I recall a fascinating thread
that was posted on this forum last year, which discussed how one retired surgeon had decided to reject modernism in home design and to create a kind of neo-Baroque environment in his home.
It was encouraging to see, but its impact was limited by its singularity.
Well, a new article at a home-decorating web site proclaims the arrival of a whole new trend in design that is of a similar nature, called "Maximalism":
Says the piece:
According to the December/January House Beautiful, Glam, like steampunk and the New Victorian, will be right on trend for 2011. And if the steampunk-types are shrugging off any minimalist influences, the glam acolytes rally against them. It's all about more, more, and more. More color, more pattern, more cultures, more...stuff. The glam style seems to be a lighthearted free-for-all with a historical bent, and with influence from some of the past century's most revered interior designers
I very much appreciate the association of this "Maximalist" style with another mode that Maureen and Tamika have discussed on this forum: Neo-Victorianism, or New Victorianism (also called "steampunk," although I prefer the Victorianism terms). And goodness, doesn't a movement that "rallies against minimalism" and wants "more, more, and more" fit in perfectly with the opulent aesthetic of plus-size beauty? The "historical bent" is also appealing.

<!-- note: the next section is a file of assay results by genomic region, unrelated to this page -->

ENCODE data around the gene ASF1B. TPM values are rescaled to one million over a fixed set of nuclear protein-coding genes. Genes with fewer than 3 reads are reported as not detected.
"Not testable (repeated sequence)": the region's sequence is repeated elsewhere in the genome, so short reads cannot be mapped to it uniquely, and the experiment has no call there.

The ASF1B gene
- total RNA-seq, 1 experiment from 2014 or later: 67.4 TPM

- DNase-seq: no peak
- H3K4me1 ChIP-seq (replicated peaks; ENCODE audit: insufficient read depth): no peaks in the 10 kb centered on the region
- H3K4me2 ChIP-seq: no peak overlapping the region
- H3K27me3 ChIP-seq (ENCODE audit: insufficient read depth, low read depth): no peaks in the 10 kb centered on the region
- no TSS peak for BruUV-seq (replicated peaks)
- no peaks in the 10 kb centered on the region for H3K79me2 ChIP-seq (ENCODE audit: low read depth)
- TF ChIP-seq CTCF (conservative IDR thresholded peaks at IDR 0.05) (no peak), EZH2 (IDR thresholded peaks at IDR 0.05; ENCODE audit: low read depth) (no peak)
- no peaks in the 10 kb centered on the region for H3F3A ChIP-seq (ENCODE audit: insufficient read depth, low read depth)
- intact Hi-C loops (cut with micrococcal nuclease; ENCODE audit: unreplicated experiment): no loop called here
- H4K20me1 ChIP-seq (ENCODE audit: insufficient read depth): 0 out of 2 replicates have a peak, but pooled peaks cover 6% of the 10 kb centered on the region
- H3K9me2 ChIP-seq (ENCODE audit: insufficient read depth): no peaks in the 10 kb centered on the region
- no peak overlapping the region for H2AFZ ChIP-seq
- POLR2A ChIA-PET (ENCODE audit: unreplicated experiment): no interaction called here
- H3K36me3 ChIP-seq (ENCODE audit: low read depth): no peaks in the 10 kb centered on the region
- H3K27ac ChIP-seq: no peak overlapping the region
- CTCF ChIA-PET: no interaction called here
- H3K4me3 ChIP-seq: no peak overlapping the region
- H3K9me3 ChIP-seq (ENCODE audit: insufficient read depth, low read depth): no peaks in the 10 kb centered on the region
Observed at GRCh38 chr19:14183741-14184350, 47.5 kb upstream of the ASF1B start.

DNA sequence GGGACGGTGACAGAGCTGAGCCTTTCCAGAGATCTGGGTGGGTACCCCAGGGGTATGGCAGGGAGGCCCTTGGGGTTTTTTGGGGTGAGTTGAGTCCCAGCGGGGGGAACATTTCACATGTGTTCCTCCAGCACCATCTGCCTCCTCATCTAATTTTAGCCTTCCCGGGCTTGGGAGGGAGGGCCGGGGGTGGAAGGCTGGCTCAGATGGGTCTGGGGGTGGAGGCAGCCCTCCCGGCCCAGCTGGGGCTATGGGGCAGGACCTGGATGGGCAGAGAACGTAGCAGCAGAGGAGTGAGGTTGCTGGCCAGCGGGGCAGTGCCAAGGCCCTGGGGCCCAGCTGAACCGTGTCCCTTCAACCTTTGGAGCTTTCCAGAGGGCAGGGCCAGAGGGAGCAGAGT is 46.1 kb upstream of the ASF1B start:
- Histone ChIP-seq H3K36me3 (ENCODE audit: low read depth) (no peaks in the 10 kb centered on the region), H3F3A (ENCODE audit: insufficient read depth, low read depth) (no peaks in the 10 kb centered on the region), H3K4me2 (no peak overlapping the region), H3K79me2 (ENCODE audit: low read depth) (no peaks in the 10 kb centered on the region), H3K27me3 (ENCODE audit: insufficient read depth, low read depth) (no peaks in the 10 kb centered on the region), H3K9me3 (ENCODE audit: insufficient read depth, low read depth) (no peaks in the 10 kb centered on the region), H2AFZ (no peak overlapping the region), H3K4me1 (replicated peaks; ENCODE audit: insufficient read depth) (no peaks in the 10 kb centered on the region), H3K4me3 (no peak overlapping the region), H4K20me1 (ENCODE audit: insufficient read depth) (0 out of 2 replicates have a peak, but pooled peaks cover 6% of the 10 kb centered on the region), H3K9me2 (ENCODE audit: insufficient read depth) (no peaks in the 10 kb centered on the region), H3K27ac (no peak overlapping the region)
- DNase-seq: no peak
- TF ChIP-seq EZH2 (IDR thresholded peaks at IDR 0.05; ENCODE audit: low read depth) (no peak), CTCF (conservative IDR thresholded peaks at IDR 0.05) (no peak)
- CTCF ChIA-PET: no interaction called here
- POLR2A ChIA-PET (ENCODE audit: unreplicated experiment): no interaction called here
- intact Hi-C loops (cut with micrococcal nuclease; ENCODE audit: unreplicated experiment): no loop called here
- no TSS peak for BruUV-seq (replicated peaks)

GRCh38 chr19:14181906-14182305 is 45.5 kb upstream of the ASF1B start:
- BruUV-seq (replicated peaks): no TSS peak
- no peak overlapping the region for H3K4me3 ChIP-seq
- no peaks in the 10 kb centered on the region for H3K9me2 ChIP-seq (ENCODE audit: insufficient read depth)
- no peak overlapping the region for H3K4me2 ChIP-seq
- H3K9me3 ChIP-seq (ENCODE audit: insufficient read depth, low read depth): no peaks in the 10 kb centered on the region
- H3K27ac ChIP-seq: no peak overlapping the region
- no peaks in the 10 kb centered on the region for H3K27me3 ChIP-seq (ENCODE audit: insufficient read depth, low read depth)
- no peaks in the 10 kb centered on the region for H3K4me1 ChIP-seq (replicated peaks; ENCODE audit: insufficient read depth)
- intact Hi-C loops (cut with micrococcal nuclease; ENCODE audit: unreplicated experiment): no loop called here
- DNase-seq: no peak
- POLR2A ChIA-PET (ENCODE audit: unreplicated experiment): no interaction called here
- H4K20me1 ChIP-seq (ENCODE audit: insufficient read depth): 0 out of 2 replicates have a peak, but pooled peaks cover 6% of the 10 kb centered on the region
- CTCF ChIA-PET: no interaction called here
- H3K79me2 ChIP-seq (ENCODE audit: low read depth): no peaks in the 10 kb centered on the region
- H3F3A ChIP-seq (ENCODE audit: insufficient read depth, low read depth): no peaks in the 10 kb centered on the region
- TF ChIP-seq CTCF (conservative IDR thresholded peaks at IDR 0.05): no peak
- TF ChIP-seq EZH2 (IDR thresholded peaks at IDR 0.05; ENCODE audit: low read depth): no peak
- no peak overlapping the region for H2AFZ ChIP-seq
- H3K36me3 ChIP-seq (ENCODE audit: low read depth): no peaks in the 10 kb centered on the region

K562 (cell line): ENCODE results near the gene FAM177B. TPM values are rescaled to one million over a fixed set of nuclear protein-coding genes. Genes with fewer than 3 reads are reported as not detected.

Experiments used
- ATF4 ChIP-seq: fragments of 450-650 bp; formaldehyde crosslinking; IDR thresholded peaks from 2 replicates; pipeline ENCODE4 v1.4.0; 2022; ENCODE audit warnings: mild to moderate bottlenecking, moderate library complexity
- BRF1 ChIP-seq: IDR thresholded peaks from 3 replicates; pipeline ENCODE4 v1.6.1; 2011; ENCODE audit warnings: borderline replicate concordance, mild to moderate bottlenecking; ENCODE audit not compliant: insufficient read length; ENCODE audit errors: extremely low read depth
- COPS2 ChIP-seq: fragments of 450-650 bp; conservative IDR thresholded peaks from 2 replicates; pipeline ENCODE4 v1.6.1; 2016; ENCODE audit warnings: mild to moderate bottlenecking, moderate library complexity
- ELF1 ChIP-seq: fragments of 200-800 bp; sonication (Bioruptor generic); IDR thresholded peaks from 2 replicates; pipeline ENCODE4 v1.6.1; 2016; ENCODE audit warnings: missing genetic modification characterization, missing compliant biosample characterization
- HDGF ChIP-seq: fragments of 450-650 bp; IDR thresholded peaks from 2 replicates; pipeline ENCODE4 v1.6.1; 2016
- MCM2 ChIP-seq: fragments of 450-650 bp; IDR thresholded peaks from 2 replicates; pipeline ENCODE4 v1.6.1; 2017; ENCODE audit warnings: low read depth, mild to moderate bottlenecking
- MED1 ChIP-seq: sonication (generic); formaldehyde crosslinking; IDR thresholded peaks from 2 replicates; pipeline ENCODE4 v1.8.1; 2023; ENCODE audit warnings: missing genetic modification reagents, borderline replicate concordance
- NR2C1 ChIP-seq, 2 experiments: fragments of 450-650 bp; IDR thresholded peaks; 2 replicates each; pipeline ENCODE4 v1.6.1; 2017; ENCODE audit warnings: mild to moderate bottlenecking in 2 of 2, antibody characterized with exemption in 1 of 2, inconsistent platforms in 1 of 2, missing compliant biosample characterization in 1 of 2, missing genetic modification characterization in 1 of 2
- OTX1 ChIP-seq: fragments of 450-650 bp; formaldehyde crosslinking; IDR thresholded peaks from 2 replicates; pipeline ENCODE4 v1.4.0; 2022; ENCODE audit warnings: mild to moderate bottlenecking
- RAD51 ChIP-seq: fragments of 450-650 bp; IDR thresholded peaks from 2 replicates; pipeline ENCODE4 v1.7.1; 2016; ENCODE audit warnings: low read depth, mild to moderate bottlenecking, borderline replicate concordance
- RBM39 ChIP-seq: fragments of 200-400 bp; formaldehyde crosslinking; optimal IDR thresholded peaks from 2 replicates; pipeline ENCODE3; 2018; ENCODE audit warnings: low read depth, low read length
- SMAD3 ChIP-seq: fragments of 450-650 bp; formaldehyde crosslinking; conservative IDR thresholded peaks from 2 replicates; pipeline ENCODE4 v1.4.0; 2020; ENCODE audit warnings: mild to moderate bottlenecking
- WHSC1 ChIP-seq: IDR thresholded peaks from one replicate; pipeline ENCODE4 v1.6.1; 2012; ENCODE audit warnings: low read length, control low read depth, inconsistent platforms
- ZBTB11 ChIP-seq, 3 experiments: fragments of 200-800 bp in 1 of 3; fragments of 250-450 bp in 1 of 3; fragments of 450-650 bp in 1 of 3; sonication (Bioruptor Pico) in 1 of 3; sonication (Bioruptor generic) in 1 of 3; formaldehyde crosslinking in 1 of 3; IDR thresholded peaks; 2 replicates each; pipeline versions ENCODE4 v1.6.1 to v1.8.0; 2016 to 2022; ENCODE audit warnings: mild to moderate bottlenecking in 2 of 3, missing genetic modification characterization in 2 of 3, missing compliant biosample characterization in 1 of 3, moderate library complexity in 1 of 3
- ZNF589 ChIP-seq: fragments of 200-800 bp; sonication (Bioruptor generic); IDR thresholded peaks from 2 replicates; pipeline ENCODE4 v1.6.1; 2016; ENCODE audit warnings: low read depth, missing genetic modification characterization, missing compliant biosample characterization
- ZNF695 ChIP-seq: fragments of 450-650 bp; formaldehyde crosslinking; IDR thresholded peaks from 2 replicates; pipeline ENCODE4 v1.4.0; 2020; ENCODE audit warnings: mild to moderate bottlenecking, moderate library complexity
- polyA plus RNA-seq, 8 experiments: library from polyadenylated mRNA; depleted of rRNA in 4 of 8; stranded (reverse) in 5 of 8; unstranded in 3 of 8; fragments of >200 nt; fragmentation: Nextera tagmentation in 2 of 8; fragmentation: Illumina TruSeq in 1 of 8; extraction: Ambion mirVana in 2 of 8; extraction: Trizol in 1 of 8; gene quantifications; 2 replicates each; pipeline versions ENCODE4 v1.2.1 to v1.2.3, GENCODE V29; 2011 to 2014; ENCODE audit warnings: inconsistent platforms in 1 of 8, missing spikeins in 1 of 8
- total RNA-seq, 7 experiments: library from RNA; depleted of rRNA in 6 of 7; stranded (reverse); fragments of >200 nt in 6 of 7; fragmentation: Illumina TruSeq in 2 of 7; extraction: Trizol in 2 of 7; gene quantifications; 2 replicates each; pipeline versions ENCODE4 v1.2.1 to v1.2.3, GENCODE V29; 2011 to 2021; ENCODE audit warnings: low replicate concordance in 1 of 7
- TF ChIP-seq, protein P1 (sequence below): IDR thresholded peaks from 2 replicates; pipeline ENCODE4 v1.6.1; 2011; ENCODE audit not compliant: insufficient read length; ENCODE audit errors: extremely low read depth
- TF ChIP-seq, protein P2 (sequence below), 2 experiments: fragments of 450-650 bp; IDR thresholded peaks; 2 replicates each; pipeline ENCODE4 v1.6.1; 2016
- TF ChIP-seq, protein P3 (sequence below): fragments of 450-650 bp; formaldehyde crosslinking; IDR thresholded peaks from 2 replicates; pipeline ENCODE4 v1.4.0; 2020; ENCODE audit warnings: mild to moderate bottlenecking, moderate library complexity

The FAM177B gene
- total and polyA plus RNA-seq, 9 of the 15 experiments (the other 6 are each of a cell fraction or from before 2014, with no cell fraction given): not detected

I don't care for all of the examples that the article provides, but I do like this illustration, exemplifying the maximalist style:
The related, linked article
about New Victorianism features the House Beautiful
editor interviewing a number of designers, who identify Neo-Victorian and New Ruralism as two of the trends that will be dominant in 2011. When I heard the latter, I had to wonder if these don't correspond to Classic Lolita and Country Lolita, two of the historically inspired fashion styles that have been discussed on the forum in the past.
At any rate, I'd like to think that the rise of these historicist and unmistakably anti-modern styles, and in particular the "maximalist" aesthetic behind them, represents a burgeoning rejection of minimalism and the "aesthetics of guilt" that have been held over since the 20th century, and finally herald the dawning of an Aesthetic Restoration that will usher in timeless, Old World aesthetics. Certainly such a change would have
to mean a renewed appreciation for the fuller female figure, with "maximalist" models taking the place of "minimalist" models (i.e., plus-size goddesses replacing straight-size androgynes).